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Is Recording Streaming Public Radio Piracy?

Supporter and fan is informed that time shifting is considered piracy

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Is Recording Streaming Public Radio Piracy?
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TechDirt.Com and Mike Masnick posted a story today about WNYC, public radio in New York, and how they have disabled Flip4Mac, an app which allows listeners to record and manipulate Windows video and audio files.

The main premise of the story was that fans who pledge money to WNYC on a regular basis were being cut-off from maximizing the broadcasts (in this case, a show called ON the Media) with this tool. The station’s stance is that it is piracy. What they refer to in the story as “time shifting” equates to no more than possessing thee ability to capture, rewind, fast-forward, and pause what is otherwise a live stream.

Trey Harris, a devoted supporter and fan of public radio spoke out against this apparent ban on his Flip4Mac application and asserted that he indeed did not pirate the broadcast, but aimed to simply to get more out of it by utilizing the “time shifting” to study it closer.

This makes great sense, in much the same way we use a DVR or VCR, you can rewind and hear the things you missed or go back to a section later. A representative from WNYC contacted Mr. Harris and enlightened him further after his public protest.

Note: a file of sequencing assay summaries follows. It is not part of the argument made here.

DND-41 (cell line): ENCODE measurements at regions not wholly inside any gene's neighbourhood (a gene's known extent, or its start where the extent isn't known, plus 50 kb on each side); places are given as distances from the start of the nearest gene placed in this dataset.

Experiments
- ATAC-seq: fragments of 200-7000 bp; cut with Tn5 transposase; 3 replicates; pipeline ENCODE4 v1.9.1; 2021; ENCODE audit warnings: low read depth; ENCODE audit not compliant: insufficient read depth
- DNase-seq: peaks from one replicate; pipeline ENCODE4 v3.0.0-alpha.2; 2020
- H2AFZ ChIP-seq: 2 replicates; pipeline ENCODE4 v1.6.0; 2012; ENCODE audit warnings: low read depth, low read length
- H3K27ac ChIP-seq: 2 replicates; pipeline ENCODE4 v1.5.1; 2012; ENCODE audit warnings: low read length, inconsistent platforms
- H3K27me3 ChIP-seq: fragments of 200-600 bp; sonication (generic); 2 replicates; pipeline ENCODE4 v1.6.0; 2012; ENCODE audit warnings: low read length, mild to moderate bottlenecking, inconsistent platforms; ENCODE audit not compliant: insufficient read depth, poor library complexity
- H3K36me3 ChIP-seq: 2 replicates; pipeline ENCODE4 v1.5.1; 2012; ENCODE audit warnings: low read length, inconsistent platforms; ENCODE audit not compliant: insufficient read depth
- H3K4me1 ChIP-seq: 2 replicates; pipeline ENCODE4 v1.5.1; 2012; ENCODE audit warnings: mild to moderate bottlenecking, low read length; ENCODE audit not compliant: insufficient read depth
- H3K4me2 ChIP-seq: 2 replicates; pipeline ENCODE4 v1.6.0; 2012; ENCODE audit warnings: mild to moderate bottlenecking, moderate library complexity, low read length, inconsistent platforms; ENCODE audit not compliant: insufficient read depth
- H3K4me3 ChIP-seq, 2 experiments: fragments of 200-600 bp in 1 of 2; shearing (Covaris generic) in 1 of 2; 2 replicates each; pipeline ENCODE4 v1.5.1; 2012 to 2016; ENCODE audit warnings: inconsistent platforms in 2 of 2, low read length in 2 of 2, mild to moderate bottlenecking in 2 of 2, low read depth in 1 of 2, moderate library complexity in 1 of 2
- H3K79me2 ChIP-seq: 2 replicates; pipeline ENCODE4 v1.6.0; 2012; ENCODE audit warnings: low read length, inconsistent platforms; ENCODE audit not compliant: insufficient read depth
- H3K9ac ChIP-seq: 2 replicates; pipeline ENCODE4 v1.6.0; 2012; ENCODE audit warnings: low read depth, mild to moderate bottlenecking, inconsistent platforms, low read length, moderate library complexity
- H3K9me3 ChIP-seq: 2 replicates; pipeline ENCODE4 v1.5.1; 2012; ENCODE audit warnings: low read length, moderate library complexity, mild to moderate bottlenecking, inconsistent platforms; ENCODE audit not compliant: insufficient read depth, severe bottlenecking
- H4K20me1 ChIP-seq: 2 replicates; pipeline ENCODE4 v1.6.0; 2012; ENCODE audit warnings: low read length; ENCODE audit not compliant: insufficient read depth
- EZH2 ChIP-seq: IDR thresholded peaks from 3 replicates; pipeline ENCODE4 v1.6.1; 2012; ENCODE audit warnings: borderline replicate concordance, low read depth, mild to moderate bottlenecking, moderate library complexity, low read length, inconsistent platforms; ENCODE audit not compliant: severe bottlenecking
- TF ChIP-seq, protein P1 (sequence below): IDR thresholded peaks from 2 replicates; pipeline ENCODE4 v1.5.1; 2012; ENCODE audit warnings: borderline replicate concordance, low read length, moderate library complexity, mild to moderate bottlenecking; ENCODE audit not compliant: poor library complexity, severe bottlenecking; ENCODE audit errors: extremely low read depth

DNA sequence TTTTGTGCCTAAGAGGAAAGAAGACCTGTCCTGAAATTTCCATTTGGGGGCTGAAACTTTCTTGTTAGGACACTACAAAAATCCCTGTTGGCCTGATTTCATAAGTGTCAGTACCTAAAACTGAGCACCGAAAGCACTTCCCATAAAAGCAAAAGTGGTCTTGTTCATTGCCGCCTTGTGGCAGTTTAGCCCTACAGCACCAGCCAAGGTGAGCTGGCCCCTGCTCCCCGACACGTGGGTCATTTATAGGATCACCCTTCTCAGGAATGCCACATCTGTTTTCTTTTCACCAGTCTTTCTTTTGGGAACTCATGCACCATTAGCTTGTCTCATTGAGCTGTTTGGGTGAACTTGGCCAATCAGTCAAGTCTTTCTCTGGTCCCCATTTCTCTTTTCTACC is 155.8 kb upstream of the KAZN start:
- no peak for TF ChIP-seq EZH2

He elaborates:

“She agreed that if I used a tape recorder, or a digital recorder, to store the over-the-air broadcast, I could listen to it later, pause, rewind, etc. But she said when it went over the Internet it was different. I brought up the TiVo example, and she responded that video-on-demand programs often disallow fast-forwarding.”

In any event it is upsetting for someone who didn’t do anything wrong, but rather was choosing to use the technology to enhance his listening experience. Apparently there is no law which actually prohibits the practice and intact, there are many sites who feature the service.

I chose to write about it here to spread awareness of the issue. You can read a bit more about WNYC public radio and Trey Harris by following the link on his name. I am a big supporter of public radio and think it is a valuable service of the community. Hopefully this issue will get sorted out in a manner that satisfies fans and broadcasters alike.

Is Recording Streaming Public Radio Piracy?
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